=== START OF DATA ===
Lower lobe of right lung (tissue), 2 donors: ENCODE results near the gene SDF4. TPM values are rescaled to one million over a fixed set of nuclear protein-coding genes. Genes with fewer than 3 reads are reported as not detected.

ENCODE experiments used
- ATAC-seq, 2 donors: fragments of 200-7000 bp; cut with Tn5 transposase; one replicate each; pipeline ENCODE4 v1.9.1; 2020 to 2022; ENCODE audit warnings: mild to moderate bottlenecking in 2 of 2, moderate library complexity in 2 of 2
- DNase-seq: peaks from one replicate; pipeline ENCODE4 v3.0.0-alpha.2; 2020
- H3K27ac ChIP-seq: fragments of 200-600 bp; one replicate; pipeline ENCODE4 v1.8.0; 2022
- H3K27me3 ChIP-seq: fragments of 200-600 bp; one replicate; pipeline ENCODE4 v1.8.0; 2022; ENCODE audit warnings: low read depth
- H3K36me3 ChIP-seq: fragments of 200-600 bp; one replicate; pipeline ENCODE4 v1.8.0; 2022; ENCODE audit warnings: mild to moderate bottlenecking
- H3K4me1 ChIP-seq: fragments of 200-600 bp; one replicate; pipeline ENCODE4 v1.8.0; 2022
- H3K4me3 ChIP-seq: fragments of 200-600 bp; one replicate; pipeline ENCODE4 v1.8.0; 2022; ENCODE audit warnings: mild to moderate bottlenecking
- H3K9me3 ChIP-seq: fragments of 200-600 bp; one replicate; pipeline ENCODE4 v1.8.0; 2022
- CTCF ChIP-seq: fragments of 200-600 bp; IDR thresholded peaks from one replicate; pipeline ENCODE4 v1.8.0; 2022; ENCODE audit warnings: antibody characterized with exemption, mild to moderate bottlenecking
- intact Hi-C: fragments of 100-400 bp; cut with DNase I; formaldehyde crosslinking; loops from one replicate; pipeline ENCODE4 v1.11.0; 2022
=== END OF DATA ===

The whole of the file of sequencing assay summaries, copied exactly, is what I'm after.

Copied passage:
Lower lobe of right lung (tissue), 2 donors: ENCODE results near the gene SDF4. TPM values are rescaled to one million over a fixed set of nuclear protein-coding genes. Genes with fewer than 3 reads are reported as not detected.

ENCODE experiments used
- ATAC-seq, 2 donors: fragments of 200-7000 bp; cut with Tn5 transposase; one replicate each; pipeline ENCODE4 v1.9.1; 2020 to 2022; ENCODE audit warnings: mild to moderate bottlenecking in 2 of 2, moderate library complexity in 2 of 2
- DNase-seq: peaks from one replicate; pipeline ENCODE4 v3.0.0-alpha.2; 2020
- H3K27ac ChIP-seq: fragments of 200-600 bp; one replicate; pipeline ENCODE4 v1.8.0; 2022
- H3K27me3 ChIP-seq: fragments of 200-600 bp; one replicate; pipeline ENCODE4 v1.8.0; 2022; ENCODE audit warnings: low read depth
- H3K36me3 ChIP-seq: fragments of 200-600 bp; one replicate; pipeline ENCODE4 v1.8.0; 2022; ENCODE audit warnings: mild to moderate bottlenecking
- H3K4me1 ChIP-seq: fragments of 200-600 bp; one replicate; pipeline ENCODE4 v1.8.0; 2022
- H3K4me3 ChIP-seq: fragments of 200-600 bp; one replicate; pipeline ENCODE4 v1.8.0; 2022; ENCODE audit warnings: mild to moderate bottlenecking
- H3K9me3 ChIP-seq: fragments of 200-600 bp; one replicate; pipeline ENCODE4 v1.8.0; 2022
- CTCF ChIP-seq: fragments of 200-600 bp; IDR thresholded peaks from one replicate; pipeline ENCODE4 v1.8.0; 2022; ENCODE audit warnings: antibody characterized with exemption, mild to moderate bottlenecking
- intact Hi-C: fragments of 100-400 bp; cut with DNase I; formaldehyde crosslinking; loops from one replicate; pipeline ENCODE4 v1.11.0; 2022